Client Alerts & Newsletters

Supreme Court Approves E-Discovery Amendments to FRCP


Last week the United States Supreme Court approved, without comment or dissent, each of the proposed amendments to the Federal Rules of Civil Procedure concerning the discovery of electronically stored information. Absent contrary congressional action, the amended rules will take effect on December 1, 2006. The amendments are designed to acknowledge the differences between electronically stored information and traditional paper files, including the vastly greater volume of electronic material, differences in the way that electronic files are created, stored, collected and archived, and the particular challenges parties face when trying to identify, preserve, and produce potentially relevant electronic material.

These significant amendments to the Federal Rules include provisions:

  • Requiring E-discovery issues to be examined at the outset of a lawsuit (Rules 16 & 26(f));
  • Requiring the mandatory disclosure of categories and locations of electronically stored information (Rule 26(a)(1)(B));
  • Imposing a “reasonably accessible” standard to determine if a party must produce electronically stored information (Rule 26(b)(2)(B));
  • Introducing a “clawback” provision relating to inadvertently produced privileged information (Rule 26(b)(5)(B));
  • Establishing a standard for the production of electronic files (i.e., “ordinarily maintained” or “reasonably usable”) if a production format is not specified by the requesting party (Rule 34); and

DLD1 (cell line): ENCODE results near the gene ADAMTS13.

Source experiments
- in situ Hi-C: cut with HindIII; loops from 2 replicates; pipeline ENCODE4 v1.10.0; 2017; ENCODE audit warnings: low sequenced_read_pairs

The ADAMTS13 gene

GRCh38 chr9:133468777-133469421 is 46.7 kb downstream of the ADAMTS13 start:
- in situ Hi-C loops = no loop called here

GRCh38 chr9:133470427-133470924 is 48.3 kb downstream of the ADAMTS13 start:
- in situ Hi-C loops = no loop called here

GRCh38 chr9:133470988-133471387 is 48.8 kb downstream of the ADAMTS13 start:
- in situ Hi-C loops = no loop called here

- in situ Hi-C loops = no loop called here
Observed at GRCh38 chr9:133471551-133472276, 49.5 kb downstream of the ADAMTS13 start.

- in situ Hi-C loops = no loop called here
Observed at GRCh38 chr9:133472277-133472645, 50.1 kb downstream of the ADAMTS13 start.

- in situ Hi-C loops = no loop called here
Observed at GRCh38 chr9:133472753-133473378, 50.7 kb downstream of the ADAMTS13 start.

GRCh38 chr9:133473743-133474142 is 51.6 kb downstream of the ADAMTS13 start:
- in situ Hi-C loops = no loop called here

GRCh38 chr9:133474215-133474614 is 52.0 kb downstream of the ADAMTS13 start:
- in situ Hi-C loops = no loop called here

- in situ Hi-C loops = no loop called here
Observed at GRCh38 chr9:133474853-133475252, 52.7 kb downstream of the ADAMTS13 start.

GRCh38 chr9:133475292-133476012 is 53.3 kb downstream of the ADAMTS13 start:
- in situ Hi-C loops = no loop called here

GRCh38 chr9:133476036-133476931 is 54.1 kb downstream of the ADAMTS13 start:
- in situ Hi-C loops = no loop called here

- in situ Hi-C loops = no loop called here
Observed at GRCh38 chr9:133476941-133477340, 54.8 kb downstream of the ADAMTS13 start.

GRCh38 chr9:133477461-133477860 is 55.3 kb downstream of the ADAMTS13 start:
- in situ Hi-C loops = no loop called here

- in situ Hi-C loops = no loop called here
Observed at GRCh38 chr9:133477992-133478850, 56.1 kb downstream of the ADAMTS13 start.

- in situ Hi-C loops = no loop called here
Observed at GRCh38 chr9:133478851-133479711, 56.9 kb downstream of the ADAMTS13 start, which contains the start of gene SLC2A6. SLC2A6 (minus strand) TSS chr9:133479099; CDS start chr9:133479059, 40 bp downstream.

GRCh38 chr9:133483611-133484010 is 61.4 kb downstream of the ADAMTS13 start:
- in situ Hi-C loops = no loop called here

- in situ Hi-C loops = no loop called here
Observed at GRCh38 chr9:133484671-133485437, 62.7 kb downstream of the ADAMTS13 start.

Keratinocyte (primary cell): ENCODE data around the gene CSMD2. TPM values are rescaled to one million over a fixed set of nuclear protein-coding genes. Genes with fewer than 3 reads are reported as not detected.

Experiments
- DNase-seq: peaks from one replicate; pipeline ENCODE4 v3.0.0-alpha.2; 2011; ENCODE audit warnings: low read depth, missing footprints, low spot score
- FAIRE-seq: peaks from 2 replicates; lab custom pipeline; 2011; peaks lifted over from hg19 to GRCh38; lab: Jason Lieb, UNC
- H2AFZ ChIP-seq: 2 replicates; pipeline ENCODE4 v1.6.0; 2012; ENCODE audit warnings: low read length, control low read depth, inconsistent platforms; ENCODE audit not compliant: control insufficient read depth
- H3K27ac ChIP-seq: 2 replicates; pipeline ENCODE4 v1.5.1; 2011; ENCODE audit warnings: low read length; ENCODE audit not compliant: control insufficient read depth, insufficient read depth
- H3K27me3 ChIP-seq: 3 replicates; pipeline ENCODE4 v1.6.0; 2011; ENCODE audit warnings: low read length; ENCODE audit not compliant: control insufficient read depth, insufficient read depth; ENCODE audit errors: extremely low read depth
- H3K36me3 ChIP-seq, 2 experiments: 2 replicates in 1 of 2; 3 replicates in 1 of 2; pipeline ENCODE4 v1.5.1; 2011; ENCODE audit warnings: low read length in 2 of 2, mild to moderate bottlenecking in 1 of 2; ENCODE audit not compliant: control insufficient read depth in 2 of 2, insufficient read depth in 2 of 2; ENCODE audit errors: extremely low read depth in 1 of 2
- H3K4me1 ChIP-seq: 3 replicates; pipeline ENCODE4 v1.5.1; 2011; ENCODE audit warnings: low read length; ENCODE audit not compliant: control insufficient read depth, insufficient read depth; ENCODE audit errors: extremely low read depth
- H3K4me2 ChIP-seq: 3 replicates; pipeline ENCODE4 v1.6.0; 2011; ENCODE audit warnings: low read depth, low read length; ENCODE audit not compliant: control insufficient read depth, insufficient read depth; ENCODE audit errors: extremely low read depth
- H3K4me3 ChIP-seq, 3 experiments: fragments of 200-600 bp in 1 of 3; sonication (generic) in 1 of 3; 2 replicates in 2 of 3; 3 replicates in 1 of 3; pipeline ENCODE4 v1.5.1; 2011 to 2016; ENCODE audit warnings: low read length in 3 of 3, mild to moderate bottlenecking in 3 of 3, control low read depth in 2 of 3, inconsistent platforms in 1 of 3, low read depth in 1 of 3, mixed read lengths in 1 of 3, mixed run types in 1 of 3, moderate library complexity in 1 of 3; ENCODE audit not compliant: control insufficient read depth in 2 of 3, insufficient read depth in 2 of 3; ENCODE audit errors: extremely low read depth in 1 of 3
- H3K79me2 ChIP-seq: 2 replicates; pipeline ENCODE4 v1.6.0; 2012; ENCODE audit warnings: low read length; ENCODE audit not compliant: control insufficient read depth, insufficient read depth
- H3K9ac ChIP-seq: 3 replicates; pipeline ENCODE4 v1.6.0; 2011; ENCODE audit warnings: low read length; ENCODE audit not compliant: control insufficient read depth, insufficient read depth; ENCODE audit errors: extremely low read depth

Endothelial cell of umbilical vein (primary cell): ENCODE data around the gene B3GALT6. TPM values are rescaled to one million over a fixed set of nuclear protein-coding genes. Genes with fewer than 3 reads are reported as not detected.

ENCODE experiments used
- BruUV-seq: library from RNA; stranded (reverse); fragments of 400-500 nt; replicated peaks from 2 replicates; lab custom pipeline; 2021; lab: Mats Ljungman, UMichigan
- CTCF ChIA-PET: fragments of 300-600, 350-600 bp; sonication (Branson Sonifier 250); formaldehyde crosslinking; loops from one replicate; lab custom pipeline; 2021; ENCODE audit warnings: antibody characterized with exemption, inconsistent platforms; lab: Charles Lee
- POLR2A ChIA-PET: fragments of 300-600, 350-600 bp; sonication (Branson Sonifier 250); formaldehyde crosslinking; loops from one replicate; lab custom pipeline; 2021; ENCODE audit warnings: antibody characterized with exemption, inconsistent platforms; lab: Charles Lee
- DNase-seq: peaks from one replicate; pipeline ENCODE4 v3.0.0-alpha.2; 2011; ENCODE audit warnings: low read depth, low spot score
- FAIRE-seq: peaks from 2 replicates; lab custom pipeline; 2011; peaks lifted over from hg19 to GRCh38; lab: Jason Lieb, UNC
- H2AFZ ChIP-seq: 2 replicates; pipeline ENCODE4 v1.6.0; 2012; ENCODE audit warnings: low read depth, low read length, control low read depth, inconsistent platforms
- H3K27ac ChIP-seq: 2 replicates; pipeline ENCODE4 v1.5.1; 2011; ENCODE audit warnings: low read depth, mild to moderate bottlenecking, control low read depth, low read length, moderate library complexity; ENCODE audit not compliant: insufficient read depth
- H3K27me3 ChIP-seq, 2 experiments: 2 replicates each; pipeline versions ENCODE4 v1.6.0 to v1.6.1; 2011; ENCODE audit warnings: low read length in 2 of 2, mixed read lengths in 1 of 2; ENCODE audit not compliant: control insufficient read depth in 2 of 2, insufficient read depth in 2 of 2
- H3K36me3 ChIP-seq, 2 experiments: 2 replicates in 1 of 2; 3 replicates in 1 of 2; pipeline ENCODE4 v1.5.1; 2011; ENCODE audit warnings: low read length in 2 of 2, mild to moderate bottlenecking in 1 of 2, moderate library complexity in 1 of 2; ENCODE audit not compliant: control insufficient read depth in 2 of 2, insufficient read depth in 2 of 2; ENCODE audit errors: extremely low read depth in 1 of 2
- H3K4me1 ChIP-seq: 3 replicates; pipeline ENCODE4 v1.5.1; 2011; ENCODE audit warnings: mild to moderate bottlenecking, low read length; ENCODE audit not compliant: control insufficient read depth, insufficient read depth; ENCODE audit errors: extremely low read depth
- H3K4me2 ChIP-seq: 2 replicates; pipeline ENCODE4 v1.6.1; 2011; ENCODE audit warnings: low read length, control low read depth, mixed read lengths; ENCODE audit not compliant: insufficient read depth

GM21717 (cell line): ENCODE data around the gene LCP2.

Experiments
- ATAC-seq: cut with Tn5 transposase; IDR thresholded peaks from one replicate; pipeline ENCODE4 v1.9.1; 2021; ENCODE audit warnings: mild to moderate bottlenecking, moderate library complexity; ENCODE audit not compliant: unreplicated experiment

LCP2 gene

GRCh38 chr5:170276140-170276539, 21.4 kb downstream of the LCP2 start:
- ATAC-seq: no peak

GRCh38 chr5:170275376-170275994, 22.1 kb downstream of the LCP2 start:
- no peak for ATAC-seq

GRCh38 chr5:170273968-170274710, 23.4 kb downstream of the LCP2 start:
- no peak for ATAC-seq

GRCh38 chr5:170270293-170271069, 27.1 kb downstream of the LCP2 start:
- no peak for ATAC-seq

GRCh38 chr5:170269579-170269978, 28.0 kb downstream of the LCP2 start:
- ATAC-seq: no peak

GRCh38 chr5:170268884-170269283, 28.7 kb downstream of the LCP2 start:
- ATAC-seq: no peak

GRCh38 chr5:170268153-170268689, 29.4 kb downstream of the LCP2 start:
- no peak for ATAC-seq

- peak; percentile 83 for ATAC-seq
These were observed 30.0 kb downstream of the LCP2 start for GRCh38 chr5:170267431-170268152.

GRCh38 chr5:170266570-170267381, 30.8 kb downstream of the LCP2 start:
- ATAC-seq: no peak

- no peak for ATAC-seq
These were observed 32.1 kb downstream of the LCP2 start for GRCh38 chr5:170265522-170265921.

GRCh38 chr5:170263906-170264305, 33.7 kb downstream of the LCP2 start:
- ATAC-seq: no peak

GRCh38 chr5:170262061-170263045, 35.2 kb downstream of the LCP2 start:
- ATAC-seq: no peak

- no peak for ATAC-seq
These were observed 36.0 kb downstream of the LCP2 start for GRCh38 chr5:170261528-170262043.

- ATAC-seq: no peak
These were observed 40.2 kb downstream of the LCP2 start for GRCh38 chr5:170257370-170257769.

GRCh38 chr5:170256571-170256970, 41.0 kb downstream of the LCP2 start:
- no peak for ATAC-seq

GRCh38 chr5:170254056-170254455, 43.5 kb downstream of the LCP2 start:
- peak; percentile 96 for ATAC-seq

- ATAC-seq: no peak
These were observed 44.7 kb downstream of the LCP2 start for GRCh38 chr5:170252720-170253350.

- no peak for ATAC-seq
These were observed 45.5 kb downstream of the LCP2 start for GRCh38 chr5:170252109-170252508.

• Creating a “safe harbor” provision for electronic information that is lost due to the routine operation of IT systems as long as reasonable steps were taken to preserve the information after knowing it was discoverable (Rule 37).

Even before the amendments were approved, we have found that courts increasingly have been following these general principles. We expect much debate and litigation regarding the interpretation of these rules, as parties continue to struggle with the litigation challenges created by electronic discovery.

For more information, please contact the professional(s) listed below, or your regular Crowell & Moring contact.

Jeane A. Thomas, CIPP/E
Partner – Washington, D.C., Brussels
Phone: +1 202.624.2877, +

Crowell & Moring LLP is an international law firm with approximately 550 lawyers representing clients in litigation and arbitration, regulatory and policy, and transactional matters. The firm is internationally recognized for its representation of Fortune 500 companies in high-stakes litigation, as well as its ongoing commitment to pro bono service and diversity, equity and inclusion. The firm has offices in Brussels, Doha, London, Los Angeles, New York, Orange County, San Francisco, Shanghai, and Washington, D.C.

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